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Diageo's fake Irish "Alcoholiday" to sell Guinness

October 10, 2013

Self-Checkout

In 2009, Diageo, the British multinational which owns Guinness, created “Arthur’s Day," named for the brewery's founder, Arthur Guinness, to mark the 250th anniversary of the the eponymous brand. The event is supposedly a national cultural celebration of Irish music and heritage, but in reality a cynical marketing tactic to boost beer sales. Of course, the irony of a British conglomerate buying up an Irish brand and then using Irish pride to sell them the beer was not lost on us. Apparently it wasn’t lost on many Irish musicians and journalists, who began voicing their disgust at Diageo’s PR scam preceding this year’s event and calling for a boycott.

More concerning is the reported 30% increase in ambulance calls in Dublin and 2,000 hospital admissions nationwide for alcohol-related illness after the 2012 Arthur’s Day, directly resulting from mass binge drinking. Diageo encourages nationwide drinking by raising a Guinness in Arthur’s name just before 6 p.m. As concern about alarming rates of binge drinking and alcohol-related harm in Ireland escalate, Diageo capitalizes on the country's vulnerabilities to sell more beer.

Diageo’s response to the criticism is even more outrageous. They claim they are addressing complaints about the damage and chaos by stepping up promotion of “responsible” drinking on Arthur’s Day, a clever way to promote drinking while absolving themselves of responsibility for the harm caused by a national day of binge drinking that they created.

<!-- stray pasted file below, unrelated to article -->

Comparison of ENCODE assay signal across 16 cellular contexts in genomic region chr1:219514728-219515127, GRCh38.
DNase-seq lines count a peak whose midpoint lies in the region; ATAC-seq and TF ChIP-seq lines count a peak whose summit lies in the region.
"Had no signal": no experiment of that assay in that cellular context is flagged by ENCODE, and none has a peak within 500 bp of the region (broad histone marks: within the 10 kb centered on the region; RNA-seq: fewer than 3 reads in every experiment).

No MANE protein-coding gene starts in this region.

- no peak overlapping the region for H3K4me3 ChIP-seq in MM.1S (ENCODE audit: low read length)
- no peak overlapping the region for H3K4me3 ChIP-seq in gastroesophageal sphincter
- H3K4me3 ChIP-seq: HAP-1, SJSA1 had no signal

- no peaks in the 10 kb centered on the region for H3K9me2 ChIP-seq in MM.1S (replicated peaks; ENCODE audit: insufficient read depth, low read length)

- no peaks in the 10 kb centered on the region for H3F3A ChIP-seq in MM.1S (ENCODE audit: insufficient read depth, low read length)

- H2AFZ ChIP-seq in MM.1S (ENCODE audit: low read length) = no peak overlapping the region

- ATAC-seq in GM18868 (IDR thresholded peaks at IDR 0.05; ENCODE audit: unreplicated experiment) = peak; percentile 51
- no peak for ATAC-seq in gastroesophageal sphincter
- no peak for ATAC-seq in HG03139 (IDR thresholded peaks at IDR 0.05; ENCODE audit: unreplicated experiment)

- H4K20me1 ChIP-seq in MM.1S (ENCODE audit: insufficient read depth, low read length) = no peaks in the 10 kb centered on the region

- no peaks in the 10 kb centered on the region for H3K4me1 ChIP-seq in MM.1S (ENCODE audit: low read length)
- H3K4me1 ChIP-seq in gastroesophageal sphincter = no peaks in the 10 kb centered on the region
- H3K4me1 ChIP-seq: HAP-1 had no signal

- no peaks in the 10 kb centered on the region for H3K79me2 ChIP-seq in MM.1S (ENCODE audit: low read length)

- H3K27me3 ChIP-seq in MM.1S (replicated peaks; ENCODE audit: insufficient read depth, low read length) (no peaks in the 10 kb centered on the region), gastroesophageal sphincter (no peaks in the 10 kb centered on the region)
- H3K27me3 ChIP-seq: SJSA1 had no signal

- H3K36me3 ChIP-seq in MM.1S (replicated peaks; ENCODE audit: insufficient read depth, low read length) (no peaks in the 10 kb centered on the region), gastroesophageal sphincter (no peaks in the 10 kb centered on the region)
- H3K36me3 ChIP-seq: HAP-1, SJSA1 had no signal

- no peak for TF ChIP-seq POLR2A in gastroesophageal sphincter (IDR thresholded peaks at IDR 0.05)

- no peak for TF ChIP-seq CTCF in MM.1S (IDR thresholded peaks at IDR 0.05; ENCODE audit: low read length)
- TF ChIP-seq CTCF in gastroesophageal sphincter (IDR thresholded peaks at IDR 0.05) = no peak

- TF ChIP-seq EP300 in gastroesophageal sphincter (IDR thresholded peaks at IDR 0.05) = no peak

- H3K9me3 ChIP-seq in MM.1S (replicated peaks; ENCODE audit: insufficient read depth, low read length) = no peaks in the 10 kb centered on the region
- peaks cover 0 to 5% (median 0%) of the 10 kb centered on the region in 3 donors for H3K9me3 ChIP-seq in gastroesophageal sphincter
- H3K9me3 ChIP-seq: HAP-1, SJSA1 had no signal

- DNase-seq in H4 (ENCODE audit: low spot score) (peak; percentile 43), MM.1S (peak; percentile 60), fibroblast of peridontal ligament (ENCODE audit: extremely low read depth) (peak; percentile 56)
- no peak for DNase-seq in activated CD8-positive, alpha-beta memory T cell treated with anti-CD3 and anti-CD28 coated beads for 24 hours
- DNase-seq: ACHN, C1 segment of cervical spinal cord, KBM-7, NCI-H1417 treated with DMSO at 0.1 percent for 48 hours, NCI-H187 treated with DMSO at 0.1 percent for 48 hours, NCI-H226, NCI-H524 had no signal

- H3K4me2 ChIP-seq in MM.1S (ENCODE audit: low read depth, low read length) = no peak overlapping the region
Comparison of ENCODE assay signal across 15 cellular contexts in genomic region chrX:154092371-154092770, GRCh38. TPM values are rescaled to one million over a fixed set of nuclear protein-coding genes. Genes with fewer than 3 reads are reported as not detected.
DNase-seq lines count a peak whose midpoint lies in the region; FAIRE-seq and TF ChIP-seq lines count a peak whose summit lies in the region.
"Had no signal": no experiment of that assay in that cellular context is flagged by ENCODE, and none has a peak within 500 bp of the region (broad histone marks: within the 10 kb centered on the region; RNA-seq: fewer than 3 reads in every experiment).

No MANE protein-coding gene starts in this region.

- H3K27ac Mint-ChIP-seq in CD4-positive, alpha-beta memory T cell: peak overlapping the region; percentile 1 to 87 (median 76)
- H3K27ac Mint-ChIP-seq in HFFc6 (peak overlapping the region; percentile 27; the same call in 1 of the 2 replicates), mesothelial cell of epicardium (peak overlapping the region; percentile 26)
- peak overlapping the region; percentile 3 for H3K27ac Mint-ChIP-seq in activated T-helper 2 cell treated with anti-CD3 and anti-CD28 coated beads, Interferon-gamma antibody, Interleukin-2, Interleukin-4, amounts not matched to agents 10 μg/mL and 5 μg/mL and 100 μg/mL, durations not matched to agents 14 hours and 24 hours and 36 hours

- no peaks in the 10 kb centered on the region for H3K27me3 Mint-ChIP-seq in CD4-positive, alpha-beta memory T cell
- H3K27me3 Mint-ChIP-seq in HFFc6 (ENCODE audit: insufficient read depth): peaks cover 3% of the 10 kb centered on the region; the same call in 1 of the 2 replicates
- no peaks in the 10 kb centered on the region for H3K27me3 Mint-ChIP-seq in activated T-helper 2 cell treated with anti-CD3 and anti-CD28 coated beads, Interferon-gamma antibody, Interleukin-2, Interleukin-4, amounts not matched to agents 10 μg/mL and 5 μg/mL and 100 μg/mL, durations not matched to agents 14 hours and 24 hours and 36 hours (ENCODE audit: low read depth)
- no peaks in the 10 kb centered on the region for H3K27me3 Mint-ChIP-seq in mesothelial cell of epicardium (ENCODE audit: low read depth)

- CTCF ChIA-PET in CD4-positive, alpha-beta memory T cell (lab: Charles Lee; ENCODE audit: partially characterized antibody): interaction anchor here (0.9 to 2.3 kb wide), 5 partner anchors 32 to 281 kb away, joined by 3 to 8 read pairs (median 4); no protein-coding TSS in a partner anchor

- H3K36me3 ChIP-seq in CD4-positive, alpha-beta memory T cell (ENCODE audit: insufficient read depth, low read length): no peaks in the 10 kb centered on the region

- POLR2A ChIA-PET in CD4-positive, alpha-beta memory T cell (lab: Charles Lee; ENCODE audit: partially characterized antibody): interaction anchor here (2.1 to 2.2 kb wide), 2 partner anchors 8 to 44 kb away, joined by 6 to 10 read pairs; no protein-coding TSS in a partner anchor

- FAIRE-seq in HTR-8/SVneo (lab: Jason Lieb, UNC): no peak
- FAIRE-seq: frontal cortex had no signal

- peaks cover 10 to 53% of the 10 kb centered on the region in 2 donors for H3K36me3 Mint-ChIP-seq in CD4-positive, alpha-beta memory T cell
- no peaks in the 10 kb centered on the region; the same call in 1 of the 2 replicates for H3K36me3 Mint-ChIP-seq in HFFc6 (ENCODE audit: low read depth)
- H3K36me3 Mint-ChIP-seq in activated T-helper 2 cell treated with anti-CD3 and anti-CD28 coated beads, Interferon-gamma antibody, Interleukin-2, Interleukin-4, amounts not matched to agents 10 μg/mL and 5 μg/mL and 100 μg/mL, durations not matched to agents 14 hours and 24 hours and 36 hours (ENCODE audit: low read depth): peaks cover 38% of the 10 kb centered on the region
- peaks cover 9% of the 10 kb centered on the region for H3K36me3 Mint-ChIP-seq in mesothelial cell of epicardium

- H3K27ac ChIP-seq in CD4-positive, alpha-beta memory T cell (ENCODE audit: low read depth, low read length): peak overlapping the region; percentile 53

A-B InBev Offers Beerology at University of Illinois

September 17, 2013

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As if it weren't enough that the University of Illinois at Urbana-Champaign is number 3 on the list of top party schools, apparently Anheuser-Busch InBev wants students to major in beer as well. The company is opening a new Bud Lab at the campus, where student interns will learn how to use data to promote the corporation's portfolio of leading beer brands.


This partnership of Big Alcohol and public educational institutions is not the first, but it represents a disturbing trend. Excessive drinking on college campuses is already a public health disaster. Allowing corporations such as A-B InBev, MillerCoors, or Diageo to infiltrate educational content and promote their brands as part of the institution gives them an air of legitimacy. It also sends a message to students, parents, faculty, and alumni that alcohol corporations are beneficent, and their products harmless - when in reality, excessive alcohol consumption causes 80,000 deaths and $223.5 billion in economic harm in the U.S. each year.

Accepting funding and sponsorship from Big Alcohol is also a conflict of interest for higher education. Colleges and universities that accept large gifts from alcohol companies lose the autonomy to make and enforce the most effective policies to prevent alcohol-related harm on their campuses, such as limiting access and availability of alcohol. The presence of a corporate alcohol sponsor on campus also discourages academic freedom to present educational content that sheds light on alcohol-related harm and questionable corporate practices.